Building your nest egg: The Power of an IRA Contribution
Every year American’s have a great opportunity . . . the opportunity to contribute pre-tax to an IRA or 401k. Unfortunately, few people contribute to them every year and fewer people, 80% (according to research*), don’t even have an IRA set up! Of those that do have an IRA set up, only 12% contribute annually to it.
Now I’ve been in the financial markets for quite a long time and my experience has taught me that there are two primary reasons why people either don’t contribute or don’t have an IRA set up. They are . . .
- Lack of resources. Some people unfortunately just do not have the money to contribute. They are living paycheck to paycheck for one reason or another. Perhaps life is hard or perhaps they are living beyond their means. Whichever it is they just simply don’t have the money. (For those that are living beyond your means . . . stop it!)
- Lack of education. The other group of people may have the resources they just simply don’t understand the importance of setting up and contributing regularly to an IRA.
It’s the second group that I want to talk to right now, the group that perhaps just doesn’t get the benefit. My goal in showing you just one example is to provide clarity on why an IRA can be so beneficial. (For those of you in the first group that just doesn’t have the resources, please keep reading, someday you will have those resources and you’ll know what to do.)
To explain why these contributions are so beneficial let’s use a basic scenario . . . there are two investors, Investor A and Investor B.
Investor A – Opens up an IRA and contributes $5,500 to it. It’s a one-time contribution. The Investor works very hard and earns $100,000 per year.
Investor B – Does not open an IRA but does open a regular account and funds it with $5,500. Investor B never contributes to the account again. This investor also works very hard and makes $100,000 per year.
Each investor buys the same stock and sells the same stocks for three different 10 year periods. The only difference between them is that Investor A has an IRA and Investor B does not.
So here’s the amazing thing . . . after 30 years, four transactions (including the original contribution) and the consequences that come with those transactions (taxes), Investor A has $7,927 more than Investor B! The chart is below and is pretty amazing to look at and illustrates that the power of compounding truly is the “eighth wonder of the world.”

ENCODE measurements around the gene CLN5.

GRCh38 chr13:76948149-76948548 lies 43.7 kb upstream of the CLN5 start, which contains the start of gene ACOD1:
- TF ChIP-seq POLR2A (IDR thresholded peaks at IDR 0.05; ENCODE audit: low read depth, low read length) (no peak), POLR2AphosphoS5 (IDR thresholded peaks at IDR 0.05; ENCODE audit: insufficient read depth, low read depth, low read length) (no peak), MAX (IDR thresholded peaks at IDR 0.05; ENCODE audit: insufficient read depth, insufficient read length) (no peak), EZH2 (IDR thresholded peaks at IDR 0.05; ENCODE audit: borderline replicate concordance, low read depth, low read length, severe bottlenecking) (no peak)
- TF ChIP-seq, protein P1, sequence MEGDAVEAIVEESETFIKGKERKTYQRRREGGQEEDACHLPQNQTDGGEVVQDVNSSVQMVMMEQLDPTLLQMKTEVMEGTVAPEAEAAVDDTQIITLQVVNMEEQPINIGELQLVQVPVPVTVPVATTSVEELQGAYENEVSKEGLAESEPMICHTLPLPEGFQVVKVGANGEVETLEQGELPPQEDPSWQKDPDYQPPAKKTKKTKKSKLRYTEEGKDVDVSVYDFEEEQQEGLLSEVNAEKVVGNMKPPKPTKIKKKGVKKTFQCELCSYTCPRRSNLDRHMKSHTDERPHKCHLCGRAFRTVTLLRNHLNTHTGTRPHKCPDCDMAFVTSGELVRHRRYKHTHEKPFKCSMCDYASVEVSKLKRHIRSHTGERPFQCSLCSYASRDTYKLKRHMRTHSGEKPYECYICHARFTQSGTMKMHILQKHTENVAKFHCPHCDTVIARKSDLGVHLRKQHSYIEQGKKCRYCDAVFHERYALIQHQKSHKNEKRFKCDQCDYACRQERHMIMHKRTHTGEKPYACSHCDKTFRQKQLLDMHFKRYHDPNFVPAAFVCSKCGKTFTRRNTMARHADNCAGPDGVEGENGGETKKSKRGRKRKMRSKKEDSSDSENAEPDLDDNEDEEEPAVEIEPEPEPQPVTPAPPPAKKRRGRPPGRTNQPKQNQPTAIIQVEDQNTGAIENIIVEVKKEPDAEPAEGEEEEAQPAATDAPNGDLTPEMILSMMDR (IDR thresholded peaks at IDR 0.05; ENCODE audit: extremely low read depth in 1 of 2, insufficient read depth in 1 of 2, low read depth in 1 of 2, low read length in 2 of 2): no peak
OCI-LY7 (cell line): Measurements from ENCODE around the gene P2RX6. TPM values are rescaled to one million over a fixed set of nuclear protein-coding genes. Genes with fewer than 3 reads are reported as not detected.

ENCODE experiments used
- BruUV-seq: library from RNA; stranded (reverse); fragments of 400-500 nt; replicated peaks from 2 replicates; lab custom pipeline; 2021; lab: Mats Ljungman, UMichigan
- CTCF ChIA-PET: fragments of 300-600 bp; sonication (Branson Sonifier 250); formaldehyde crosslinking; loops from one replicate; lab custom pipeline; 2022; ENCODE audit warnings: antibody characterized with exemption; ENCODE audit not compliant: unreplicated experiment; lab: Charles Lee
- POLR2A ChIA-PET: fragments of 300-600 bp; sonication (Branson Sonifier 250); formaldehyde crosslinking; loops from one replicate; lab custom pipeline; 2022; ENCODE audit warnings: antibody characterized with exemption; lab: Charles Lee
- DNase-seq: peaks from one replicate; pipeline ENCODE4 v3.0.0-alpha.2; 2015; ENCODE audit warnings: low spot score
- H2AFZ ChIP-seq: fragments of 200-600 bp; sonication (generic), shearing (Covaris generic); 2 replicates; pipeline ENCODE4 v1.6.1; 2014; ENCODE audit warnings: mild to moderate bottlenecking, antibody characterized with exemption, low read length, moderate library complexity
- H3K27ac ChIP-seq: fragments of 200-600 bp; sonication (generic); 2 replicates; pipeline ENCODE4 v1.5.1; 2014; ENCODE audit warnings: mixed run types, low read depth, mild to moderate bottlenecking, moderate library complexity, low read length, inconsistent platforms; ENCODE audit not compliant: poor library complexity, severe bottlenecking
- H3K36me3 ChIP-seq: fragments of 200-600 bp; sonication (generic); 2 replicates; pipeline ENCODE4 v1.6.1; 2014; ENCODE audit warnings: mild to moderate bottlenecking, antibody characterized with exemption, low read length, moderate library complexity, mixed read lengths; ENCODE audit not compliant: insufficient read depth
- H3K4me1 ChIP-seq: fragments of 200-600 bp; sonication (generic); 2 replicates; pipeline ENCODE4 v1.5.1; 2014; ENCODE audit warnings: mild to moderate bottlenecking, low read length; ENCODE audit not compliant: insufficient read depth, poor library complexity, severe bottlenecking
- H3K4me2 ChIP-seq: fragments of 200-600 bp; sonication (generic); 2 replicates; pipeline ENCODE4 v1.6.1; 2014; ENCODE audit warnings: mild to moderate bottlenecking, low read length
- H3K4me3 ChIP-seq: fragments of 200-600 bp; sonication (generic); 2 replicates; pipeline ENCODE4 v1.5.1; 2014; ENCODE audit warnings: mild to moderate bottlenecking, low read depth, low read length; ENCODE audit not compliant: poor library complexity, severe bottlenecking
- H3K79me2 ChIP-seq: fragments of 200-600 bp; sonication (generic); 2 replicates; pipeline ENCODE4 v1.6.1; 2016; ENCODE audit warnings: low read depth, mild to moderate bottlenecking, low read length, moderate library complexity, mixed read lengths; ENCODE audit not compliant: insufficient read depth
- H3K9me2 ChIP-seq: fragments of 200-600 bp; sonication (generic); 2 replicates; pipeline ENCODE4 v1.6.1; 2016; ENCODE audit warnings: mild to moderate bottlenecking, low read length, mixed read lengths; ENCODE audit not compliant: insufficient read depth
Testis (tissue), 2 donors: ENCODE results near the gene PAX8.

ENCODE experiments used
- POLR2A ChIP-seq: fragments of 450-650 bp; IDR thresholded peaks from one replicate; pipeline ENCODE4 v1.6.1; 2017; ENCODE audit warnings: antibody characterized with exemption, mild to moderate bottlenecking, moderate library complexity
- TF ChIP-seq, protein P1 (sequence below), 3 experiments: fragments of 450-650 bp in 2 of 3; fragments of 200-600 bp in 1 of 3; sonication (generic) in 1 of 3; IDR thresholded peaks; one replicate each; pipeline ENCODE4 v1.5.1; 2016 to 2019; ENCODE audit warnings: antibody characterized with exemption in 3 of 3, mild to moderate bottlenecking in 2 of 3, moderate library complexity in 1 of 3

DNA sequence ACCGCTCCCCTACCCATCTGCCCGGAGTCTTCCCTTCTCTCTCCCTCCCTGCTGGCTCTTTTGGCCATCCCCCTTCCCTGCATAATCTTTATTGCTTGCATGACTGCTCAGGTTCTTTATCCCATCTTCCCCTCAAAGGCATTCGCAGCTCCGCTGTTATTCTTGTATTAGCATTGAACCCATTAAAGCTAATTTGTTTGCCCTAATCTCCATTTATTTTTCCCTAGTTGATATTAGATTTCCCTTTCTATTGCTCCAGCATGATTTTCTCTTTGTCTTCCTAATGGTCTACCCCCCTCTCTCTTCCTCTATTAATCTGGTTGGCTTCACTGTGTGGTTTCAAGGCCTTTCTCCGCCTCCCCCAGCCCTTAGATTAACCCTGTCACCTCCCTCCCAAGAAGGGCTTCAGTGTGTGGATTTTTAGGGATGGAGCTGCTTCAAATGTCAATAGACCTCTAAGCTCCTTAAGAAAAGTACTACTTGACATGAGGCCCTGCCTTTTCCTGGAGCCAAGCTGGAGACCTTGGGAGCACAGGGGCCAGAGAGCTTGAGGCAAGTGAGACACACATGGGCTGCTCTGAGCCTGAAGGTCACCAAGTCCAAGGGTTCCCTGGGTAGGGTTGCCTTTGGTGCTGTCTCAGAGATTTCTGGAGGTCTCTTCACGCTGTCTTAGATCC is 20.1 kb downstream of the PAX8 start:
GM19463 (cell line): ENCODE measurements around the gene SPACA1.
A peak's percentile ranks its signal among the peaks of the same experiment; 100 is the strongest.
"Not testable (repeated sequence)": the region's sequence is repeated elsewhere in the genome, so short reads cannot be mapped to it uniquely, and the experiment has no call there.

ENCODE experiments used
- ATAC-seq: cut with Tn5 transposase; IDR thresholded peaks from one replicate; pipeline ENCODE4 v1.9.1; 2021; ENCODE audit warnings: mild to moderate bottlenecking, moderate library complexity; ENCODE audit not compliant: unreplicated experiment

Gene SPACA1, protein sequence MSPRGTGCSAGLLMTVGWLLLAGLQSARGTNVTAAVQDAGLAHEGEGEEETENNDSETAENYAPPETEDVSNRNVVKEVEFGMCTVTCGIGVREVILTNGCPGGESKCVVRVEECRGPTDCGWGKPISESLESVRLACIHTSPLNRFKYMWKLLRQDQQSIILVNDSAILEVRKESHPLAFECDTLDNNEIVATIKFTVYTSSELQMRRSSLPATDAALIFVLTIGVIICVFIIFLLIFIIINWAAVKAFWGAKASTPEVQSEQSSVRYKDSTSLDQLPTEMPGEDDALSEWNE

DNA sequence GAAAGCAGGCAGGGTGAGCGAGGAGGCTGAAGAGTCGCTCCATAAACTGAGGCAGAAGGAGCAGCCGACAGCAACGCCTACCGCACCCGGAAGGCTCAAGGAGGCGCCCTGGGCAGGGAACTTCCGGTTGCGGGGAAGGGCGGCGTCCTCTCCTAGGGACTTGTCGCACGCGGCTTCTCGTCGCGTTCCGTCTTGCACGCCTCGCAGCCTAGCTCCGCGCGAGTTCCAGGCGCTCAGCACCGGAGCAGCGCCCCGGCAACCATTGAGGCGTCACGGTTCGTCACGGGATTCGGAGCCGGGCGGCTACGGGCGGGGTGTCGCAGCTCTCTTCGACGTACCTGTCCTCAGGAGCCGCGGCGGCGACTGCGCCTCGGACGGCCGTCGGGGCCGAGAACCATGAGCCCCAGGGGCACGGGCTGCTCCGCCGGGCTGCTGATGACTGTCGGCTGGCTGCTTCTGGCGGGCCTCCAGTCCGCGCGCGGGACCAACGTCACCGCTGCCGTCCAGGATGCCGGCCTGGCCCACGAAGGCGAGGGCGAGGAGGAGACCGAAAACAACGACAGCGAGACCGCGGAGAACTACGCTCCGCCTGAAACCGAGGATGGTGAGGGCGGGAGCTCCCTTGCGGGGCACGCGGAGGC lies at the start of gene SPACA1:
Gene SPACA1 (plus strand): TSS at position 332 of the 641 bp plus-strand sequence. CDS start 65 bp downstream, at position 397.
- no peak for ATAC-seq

Here’s the details for you that are the analyzer types. The assumptions are based on current tax rates and do not include state taxes which would reduce the total even more.
|Date||Transaction||Investor A - IRA||Investor B - Non-IRA|
|TAXES||No taxes||28% tax bracket|
|Total after Taxes||$5,500||$3,960 ($5,500 x .28)|
|Invest in stock A||$5,500||$3,960|
|10 Years Later||Stock A doubles and they decide to sell it|
|TAXES||No taxes||15% capital gains|
|Total after Taxes||$11,000||$7,326|
|Invest in stock B||$11,000||$7,326|
|10 Years Later||Stock B doubles and they decide to sell|
|TAXES||No taxes||15% capital gains|
|Total after Taxes||$22,000||$13,553.10|
|Invest in stock C||$22,000||$13,553.10|
|10 Years Later||Stock C doubles and they decide to sell and cash out. They are age 65, retired and not working. The tax bracket is now lower at 25%.|
|TAXES||25%||15% capital gains|
|Total after Taxes||$33,000||$25,073.15|
If you have any questions on making contributions or setting up an IRA please let us know. We are more than happy to help you in any way that you need.
Please note that the returns in this example are used for educational purposes only and are not indicative of what an investor could potentially return.
*March 2013 benefitspro.com